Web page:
We’re past Fastlane, which was better than that PPV has any right to normally be, and on the final stretch of the Road to WrestleMania. WWE has four weeks to develop, pursue and finalise storylines for the biggest show of the year. It might sound daunting, but my government (the possessive determiner here used in the loosest possible sense) has sixteen days to sort Brexit.
The lesson here is that it could always be worse, working under pressure doesn’t work for some people, and you shouldn’t trigger Article 50 before you’ve worked out a fucking Withdrawal Agreement.
That last one might sound situational, but I’d hate to think that I hadn’t prepared you, my readers, for the harsh realities of contemporary politics.
Shane McMahon: the least-racist McMahon
The show starts with Shane McMahon, whose actions on Sunday night were met with shock from the WWE Universe and malevolent glee from yours truly. I’d also like to draw everyone’s attention, for the nth time, to what a worthless father the Miz has, able to sit and sometimes stand there, face seized with an expression of mild bemusement as his own son cried out in pain, bare feet from him.
I won’t say that this fleeting insight into the Mizanin household answers for some of the terrible things that the Miz has done during his time here in WWE, but it paints a more complete picture of the man, and that picture is Goya’s Saturn Devouring His Son with more Intercontinental Championship matches.
Shane absorbs the lukewarm hatred of the crowd in a taciturn manner, because the only moments Shane McMahon feels emotion are the seconds after he’s leapt off something tall and doesn’t yet know whether this is the stupid stunt that’s going to kill him. He then ushers a ring announcer into the ring and has the man announce him as “The Best in the World”. That title is very encompassing, in my opinion. Best in the World at wrestling? General managing? Consecutive suicide attempts on live television?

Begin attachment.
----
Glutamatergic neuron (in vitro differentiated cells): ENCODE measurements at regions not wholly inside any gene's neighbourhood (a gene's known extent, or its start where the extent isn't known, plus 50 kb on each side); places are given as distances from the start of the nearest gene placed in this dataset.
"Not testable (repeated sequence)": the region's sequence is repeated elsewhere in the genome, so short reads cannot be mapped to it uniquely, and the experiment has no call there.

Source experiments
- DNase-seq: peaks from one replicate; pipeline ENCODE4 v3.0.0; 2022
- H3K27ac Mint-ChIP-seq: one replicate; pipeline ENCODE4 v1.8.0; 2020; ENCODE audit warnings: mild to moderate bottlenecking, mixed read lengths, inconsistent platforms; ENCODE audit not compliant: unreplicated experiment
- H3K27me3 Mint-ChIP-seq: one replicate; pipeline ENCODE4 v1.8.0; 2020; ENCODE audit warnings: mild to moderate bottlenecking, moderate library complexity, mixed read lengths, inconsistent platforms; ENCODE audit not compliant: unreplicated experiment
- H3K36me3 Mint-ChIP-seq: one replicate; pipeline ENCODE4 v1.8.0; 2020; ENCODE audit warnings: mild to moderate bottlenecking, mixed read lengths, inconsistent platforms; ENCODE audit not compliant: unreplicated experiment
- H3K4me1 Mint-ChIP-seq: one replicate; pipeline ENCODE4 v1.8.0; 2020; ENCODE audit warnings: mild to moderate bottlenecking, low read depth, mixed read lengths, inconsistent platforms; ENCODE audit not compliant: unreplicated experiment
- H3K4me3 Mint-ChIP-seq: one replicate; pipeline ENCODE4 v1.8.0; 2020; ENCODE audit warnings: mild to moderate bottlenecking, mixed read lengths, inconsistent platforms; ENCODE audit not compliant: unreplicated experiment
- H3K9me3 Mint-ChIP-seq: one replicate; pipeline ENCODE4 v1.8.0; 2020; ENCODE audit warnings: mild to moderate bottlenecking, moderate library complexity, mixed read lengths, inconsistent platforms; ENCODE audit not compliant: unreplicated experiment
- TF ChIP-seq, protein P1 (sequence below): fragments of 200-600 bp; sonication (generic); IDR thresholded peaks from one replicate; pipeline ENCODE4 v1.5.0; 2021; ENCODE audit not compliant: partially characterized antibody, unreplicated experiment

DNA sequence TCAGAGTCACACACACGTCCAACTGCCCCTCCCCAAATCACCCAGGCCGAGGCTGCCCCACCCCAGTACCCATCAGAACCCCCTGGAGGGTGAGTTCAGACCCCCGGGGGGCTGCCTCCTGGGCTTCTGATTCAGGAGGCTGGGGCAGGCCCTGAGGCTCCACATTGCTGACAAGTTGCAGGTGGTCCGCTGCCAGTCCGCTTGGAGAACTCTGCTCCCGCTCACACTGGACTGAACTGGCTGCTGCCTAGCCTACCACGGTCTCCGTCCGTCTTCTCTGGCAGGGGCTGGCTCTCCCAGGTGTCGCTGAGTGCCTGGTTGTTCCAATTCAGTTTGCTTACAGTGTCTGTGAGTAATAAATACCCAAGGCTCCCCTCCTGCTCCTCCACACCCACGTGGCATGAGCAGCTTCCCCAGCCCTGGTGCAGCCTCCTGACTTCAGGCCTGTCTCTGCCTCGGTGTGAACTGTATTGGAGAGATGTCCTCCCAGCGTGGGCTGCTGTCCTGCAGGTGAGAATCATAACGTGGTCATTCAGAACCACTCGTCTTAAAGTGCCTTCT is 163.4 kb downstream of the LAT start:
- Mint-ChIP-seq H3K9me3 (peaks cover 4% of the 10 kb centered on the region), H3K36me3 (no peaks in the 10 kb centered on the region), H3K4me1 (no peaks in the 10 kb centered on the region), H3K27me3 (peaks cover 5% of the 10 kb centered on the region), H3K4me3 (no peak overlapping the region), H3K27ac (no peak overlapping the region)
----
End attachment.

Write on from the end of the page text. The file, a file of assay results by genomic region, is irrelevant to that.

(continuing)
Yet Shane seems to find that there has been something lacking in the ring announcer’s performance, and I can tell because he grabs the man by the tie and growls unintelligibly. Mattell’s CEO is already on the phone, I just know it. He insists that the man “say it like he means it”, emoting and method acting being a huge, huge part of pro wrestling ring announcement. The announcer tries to it again, but everyone’s a critic, and Shane McMahon is the kind of critic who grabs you by the face and yells at you to do it even better, which is exactly what he does here.
The worst bit is, you can actually discern the difference in quality between each of the announcer’s attempts, meaning A) he was half-assing it at the start and B) physical abuse is a valid motivator in a professional work environment. B A Star, WWE.
Shane finally gets to the point of this segment, which is spelling out his motivations in big, clear letters lest the average WWE viewer actually be forced to infer something. And his motivation was: he was sick of everyone trying to use him to get ahead. The crowd is chanting for Kofi, whether in support of the man himself or in the hopes of moving to a more interesting storyline; either option is possible.
But McMahon Junior ploughs on, trying heroically to portray the tragic plight of a man born into a billion-dollar business. According to Shane, The Miz was representative of decades of people depending on his support to further themselves; it’s uncertain what Miz’s father is supposed to represent aside from horrifying neglect. Shane says that he is the Best in the World because he was born that way, making that tournament in Saudi Arabia seem more fixed than the average professional wrestling event.
So now Shane is giving into the typical McMahon instinct of being an real bastard to everyone and everything. Then he says that Miz’s father has a “big potato face”, causing me to pause the broadcast to laugh that one out. Don’t fucking make him say things like that if you want me to hate him, WWE. Shane describes his assault of the Miz like it was his own sexual awakening, both of which are examples of stuff that Shane McMahon is too old for now. And now he’s hooked on the dizzying high known as “beating the fuck out of the Miz” that John Cena and Randy Orton kept telling him about for all those years, so he’s going to get another taste of it at WrestleMania.
If this match doesn’t end with a weeping Miz beating Shane and his own father to death in the centre of the ring with the Best in the World trophy, I truly don’t know what WWE is thinking.